Ajit Doval, India’s national security advisor, in a video lecture warns Pakistan: “You do one more Mumbai, you lose Balochistan”. The arrest of Kulbushan from Balochistan bears testimony to the fact. It clearly means the stage had already been set and only a trigger ‘like Mumbai’ was awaited. Hats off to our intelligence agencies, and salutes to men like Captain Qadeer, who busted the Indian spy network and thwarted the plot in Balochistan.

In scenario two, there is a crucial meeting at the RAW headquarters held in the aftermath of a 10-month-long troop build-up against Pakistan. The question is, why did the Indian army fail to launch an attack during the year-long period? The answer is the very smart counter manoeuvring by Pak Army’s strike corps that “left for us no space to launch an attack”. And the conclusion is: “Pakistan can’t be defeated in conventional war, unless its army is entangled in an unending internal strife, and a tiresome asymmetrical war, which may end in its dismantling.” The meeting approves the modus operandi to teach Pakistan a lesson. Balochistan is earmarked for a decisive battle.

The modus operandi includes picking up college/university students or unemployed Baloch, or the bonded labourers living in Ferrari camps serving the sardars, and shift them to training camps in Afghanistan or India and then send them back to become an armed activist of BLA or BRA. These ‘kidnapped’ individuals are dubbed as ‘missing’, and the blame is put on Pak Army or FC. To prove it as true, mutilated or head chopped bodies of their own victims are shown in the media wrongly identifying them with their original names, while the same individuals remain active in acts of sabotage under fake identities.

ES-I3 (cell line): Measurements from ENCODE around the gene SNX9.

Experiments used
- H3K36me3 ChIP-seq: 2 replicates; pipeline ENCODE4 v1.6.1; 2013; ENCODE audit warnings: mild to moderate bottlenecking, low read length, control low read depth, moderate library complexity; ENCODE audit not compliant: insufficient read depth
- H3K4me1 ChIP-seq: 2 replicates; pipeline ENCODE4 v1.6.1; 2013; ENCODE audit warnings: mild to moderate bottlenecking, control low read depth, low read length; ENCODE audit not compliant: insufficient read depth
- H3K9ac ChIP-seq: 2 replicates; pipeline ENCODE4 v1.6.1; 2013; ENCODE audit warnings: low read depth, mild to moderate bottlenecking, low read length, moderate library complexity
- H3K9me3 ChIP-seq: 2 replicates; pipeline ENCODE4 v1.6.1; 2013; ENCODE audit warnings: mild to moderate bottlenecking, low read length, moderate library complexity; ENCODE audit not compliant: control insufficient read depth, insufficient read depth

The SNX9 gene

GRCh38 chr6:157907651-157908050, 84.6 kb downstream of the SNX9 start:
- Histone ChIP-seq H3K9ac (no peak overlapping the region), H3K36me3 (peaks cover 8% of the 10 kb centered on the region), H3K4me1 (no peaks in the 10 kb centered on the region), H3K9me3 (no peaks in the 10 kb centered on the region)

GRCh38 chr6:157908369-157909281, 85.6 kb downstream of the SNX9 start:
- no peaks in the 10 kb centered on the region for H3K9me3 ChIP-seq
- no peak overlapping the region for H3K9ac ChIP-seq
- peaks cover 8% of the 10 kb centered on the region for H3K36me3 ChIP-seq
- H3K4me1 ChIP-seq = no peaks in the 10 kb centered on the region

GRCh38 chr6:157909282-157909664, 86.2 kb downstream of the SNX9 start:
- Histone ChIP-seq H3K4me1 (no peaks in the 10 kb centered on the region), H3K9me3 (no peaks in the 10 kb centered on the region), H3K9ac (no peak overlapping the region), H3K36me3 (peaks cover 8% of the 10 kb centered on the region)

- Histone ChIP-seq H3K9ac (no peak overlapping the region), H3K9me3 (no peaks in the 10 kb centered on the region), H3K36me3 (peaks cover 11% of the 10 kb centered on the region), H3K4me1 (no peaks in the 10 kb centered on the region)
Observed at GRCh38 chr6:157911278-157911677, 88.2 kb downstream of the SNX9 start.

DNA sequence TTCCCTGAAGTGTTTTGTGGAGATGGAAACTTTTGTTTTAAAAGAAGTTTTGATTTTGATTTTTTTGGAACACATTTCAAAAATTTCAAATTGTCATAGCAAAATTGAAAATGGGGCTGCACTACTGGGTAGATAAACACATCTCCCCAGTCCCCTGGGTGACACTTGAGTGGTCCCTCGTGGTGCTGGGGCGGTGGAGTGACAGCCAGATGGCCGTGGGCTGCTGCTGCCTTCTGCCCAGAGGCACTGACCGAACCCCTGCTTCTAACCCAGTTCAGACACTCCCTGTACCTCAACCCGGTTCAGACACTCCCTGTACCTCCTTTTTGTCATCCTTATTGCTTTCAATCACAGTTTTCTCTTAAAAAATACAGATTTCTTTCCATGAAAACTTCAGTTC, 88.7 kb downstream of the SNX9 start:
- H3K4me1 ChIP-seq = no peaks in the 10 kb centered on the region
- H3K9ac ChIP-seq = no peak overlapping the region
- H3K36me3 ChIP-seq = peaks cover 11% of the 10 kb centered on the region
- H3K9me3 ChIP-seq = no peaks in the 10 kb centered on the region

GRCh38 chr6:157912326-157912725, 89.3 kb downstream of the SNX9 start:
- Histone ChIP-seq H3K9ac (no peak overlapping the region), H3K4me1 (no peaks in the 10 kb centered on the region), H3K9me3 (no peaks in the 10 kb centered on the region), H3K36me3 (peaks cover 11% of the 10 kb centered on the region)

Problem is not that ‘credible’ media mouths spit anti-Pakistan venom. They are the new Great Game tools, after all. Problem is that a few Pakistanis are available to enemies for misleading reports. The number of missing persons is misquoted, which only locals or institutions can talk about. Unfortunately, they are never contacted. A journalist works on a story for months, but his mal-intent is evident from the fact that he contacts, only through email, for the other side’s version hours before filing the story with a ‘smart’ line in the story as a result; “no response was available till the filing of this report”. This is bad journalism. Isn’t it?

Should Pakistan get cowed down or befittingly respond? Pakistan reserves the right to safeguard its interests. What interests? It’s only us to decide, without any interference or diktat. Gwadar-CPEC is a challenge. The ‘players’ must be conveyed that if they are to benefit from CPEC, most welcome. But an attempt to impede this project shall be dealt with severely. The Baloch people are Pakistanis first. They too render sacrifices; in the War on Terror their share is huge. BLA is a world-declared terrorist outfit, and therefore banned. Glorifying anyone connected to it is tantamount to helping terrorism. Living nations can’t be coerced or subjugated. Afghans have proved it. And Balochistan, the beholder of the 7000-year-old Mehrgarh civilisation, bears a similar lesson. Would they care to learn?